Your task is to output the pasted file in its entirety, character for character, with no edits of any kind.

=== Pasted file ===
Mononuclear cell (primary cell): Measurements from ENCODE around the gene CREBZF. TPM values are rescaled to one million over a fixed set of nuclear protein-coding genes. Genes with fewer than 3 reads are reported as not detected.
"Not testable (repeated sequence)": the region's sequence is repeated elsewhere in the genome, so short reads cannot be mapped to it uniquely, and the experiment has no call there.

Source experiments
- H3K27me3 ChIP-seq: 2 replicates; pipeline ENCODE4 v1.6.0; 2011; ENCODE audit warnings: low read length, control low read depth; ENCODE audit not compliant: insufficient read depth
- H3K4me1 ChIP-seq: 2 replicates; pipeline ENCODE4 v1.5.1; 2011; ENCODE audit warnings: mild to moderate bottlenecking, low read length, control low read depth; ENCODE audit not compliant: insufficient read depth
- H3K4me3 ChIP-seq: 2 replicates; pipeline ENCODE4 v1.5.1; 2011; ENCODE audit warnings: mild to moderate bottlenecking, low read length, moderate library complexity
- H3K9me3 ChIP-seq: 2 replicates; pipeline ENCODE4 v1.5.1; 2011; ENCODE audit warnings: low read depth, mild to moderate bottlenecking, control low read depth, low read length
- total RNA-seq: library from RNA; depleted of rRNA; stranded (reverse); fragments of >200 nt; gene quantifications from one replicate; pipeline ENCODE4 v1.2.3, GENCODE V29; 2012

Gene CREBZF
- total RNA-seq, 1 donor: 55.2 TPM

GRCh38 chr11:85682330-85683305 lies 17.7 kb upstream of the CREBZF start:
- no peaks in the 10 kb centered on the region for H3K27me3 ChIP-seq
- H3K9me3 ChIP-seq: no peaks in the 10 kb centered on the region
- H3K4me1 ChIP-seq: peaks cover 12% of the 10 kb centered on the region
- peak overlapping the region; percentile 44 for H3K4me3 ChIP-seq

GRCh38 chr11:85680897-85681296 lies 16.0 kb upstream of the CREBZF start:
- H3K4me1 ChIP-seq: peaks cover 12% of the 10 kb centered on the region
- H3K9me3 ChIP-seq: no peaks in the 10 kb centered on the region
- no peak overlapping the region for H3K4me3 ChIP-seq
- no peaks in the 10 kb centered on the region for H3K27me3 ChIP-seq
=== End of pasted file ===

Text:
Mononuclear cell (primary cell): Measurements from ENCODE around the gene CREBZF. TPM values are rescaled to one million over a fixed set of nuclear protein-coding genes. Genes with fewer than 3 reads are reported as not detected.
"Not testable (repeated sequence)": the region's sequence is repeated elsewhere in the genome, so short reads cannot be mapped to it uniquely, and the experiment has no call there.

Source experiments
- H3K27me3 ChIP-seq: 2 replicates; pipeline ENCODE4 v1.6.0; 2011; ENCODE audit warnings: low read length, control low read depth; ENCODE audit not compliant: insufficient read depth
- H3K4me1 ChIP-seq: 2 replicates; pipeline ENCODE4 v1.5.1; 2011; ENCODE audit warnings: mild to moderate bottlenecking, low read length, control low read depth; ENCODE audit not compliant: insufficient read depth
- H3K4me3 ChIP-seq: 2 replicates; pipeline ENCODE4 v1.5.1; 2011; ENCODE audit warnings: mild to moderate bottlenecking, low read length, moderate library complexity
- H3K9me3 ChIP-seq: 2 replicates; pipeline ENCODE4 v1.5.1; 2011; ENCODE audit warnings: low read depth, mild to moderate bottlenecking, control low read depth, low read length
- total RNA-seq: library from RNA; depleted of rRNA; stranded (reverse); fragments of >200 nt; gene quantifications from one replicate; pipeline ENCODE4 v1.2.3, GENCODE V29; 2012

Gene CREBZF
- total RNA-seq, 1 donor: 55.2 TPM

GRCh38 chr11:85682330-85683305 lies 17.7 kb upstream of the CREBZF start:
- no peaks in the 10 kb centered on the region for H3K27me3 ChIP-seq
- H3K9me3 ChIP-seq: no peaks in the 10 kb centered on the region
- H3K4me1 ChIP-seq: peaks cover 12% of the 10 kb centered on the region
- peak overlapping the region; percentile 44 for H3K4me3 ChIP-seq

GRCh38 chr11:85680897-85681296 lies 16.0 kb upstream of the CREBZF start:
- H3K4me1 ChIP-seq: peaks cover 12% of the 10 kb centered on the region
- H3K9me3 ChIP-seq: no peaks in the 10 kb centered on the region
- no peak overlapping the region for H3K4me3 ChIP-seq
- no peaks in the 10 kb centered on the region for H3K27me3 ChIP-seq